Dr. Neal on Immunotherapy Combinations in Lung Cancer

Joel Neal, MD, PhD
Published: Thursday, Oct 27, 2016



Joel Neal, MD, PhD, assistant professor of Medicine (Oncology), Stanford University Medical Center, discusses what immunotherapy combinations oncologists are currently using in the treatment of patients with lung cancer.

Immunotherapy can be combined with nearly any other agent, says Neal, including chemotherapy, radiation, and most importantly, other immunotherapies. The real goal is to learn how to tailor these therapies for more patients and to yield longer and more durable responses. While patient selection is improving, researchers still need to actively explore who is not appropriate to receive these therapies. Additional questions revolve around who should receive immunotherapy in first-line, as well as in second- and third-line settings.

There are a number of clinical trials in this realm. Researchers are exploring combinations with both radiation and with chemotherapy. However, Neal is not necessarily convinced that combinations with immunotherapy and chemotherapy are actually synergistic.

One novel combination being explored is ipilimumab (Yervoy) plus nivolumab (Opdivo). Preliminary evidence of the CheckMate-012 trial suggests that the combination of nivolumab plus ipilimumab achieves higher response rates in advanced non-small cell lung cancer (NSCLC) than nivolumab alone, with good tolerability.

A phase III study, CheckMate-227, is assessing nivolumab alone, nivolumab plus ipilimumab, nivolumab plus platinum-doublet chemotherapy, and platinum-doublet chemotherapy alone in patients with stage IV NSCLC. The goal of this trial is to see if any of these regimens significantly improves progression-free survival and/or overall survival.


Joel Neal, MD, PhD, assistant professor of Medicine (Oncology), Stanford University Medical Center, discusses what immunotherapy combinations oncologists are currently using in the treatment of patients with lung cancer.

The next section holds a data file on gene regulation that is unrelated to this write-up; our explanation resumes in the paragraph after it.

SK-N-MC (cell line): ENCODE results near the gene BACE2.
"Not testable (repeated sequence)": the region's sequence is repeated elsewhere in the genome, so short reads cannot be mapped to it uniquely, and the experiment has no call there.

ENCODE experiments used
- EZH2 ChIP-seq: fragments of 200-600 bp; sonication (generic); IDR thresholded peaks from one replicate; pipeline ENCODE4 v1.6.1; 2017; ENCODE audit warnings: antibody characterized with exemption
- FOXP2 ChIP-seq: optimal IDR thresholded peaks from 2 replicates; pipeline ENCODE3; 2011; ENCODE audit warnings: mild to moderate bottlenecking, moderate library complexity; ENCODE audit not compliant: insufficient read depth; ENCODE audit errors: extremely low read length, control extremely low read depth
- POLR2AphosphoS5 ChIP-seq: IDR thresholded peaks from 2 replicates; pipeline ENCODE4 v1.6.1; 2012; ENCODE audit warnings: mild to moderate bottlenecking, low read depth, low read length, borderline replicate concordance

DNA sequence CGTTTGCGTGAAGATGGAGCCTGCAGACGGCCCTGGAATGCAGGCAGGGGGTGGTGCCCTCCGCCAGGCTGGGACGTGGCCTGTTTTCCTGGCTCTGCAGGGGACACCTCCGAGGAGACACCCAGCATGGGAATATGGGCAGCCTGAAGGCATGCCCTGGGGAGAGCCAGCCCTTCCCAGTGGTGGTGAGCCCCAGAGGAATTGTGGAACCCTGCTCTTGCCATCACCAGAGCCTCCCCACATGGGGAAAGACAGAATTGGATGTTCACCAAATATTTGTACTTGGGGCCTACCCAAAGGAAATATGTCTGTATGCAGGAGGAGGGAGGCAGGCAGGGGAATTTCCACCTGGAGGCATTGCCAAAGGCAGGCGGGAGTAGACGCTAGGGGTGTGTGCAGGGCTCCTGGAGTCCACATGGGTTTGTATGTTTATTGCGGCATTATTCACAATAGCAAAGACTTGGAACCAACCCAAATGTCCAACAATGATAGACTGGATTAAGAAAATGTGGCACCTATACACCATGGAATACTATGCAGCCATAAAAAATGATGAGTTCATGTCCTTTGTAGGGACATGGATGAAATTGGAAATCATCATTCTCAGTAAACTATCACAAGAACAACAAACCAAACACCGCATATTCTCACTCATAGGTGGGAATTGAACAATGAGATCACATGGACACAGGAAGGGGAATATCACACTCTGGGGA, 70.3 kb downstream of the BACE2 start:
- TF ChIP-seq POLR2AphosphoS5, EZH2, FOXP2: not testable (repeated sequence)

Immunotherapy can be combined with nearly any other agent, says Neal, including chemotherapy, radiation, and most importantly, other immunotherapies. The real goal is to learn how to tailor these therapies for more patients and to yield longer and more durable responses. While patient selection is improving, researchers still need to actively explore who is not appropriate to receive these therapies. Additional questions revolve around who should receive immunotherapy in first-line, as well as in second- and third-line settings.

There are a number of clinical trials in this realm. Researchers are exploring combinations with both radiation and with chemotherapy. However, Neal is not necessarily convinced that combinations with immunotherapy and chemotherapy are actually synergistic.

One novel combination being explored is ipilimumab (Yervoy) plus nivolumab (Opdivo). Preliminary evidence of the CheckMate-012 trial suggests that the combination of nivolumab plus ipilimumab achieves higher response rates in advanced non-small cell lung cancer (NSCLC) than nivolumab alone, with good tolerability.

A phase III study, CheckMate-227, is assessing nivolumab alone, nivolumab plus ipilimumab, nivolumab plus platinum-doublet chemotherapy, and platinum-doublet chemotherapy alone in patients with stage IV NSCLC. The goal of this trial is to see if any of these regimens significantly improves progression-free survival and/or overall survival.

View Conference Coverage
Online CME Activities
TitleExpiration DateCME Credits
Oncology Best Practice™: Choosing Therapies for Patients with EGFR-Mutant Lung Cancers: More Options... More Decisions... Better OutcomesFeb 28, 20182.0
Clinical Vignette Series: 34th Annual Chemotherapy Foundation Symposium: Innovative Cancer Therapy for Tomorrow®Feb 28, 20182.0
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